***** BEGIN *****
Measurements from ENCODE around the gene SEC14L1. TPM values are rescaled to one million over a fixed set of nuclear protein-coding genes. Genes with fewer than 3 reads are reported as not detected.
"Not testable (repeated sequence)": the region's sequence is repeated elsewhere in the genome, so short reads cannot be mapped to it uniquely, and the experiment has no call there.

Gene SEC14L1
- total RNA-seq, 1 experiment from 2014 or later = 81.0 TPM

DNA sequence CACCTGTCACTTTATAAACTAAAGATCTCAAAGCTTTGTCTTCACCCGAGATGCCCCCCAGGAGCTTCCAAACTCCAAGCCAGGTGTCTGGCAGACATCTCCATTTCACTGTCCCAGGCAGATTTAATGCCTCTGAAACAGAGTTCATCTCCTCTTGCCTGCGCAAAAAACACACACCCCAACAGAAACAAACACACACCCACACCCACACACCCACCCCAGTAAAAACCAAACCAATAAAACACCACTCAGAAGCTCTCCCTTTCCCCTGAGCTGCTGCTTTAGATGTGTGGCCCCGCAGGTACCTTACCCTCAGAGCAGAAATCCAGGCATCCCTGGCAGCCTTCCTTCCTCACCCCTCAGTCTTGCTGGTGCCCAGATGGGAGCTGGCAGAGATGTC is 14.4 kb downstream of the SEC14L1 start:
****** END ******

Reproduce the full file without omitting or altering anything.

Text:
Measurements from ENCODE around the gene SEC14L1. TPM values are rescaled to one million over a fixed set of nuclear protein-coding genes. Genes with fewer than 3 reads are reported as not detected.
"Not testable (repeated sequence)": the region's sequence is repeated elsewhere in the genome, so short reads cannot be mapped to it uniquely, and the experiment has no call there.

Gene SEC14L1
- total RNA-seq, 1 experiment from 2014 or later = 81.0 TPM

DNA sequence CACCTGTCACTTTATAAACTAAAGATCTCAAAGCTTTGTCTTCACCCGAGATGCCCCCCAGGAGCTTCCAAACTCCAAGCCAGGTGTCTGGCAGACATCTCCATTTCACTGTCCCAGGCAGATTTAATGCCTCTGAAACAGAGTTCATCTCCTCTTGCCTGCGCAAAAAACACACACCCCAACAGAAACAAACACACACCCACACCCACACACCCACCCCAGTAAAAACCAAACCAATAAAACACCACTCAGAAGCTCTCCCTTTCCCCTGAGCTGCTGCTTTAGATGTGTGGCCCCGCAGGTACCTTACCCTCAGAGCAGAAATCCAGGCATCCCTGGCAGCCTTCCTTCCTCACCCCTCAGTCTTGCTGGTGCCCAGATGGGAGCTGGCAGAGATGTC is 14.4 kb downstream of the SEC14L1 start: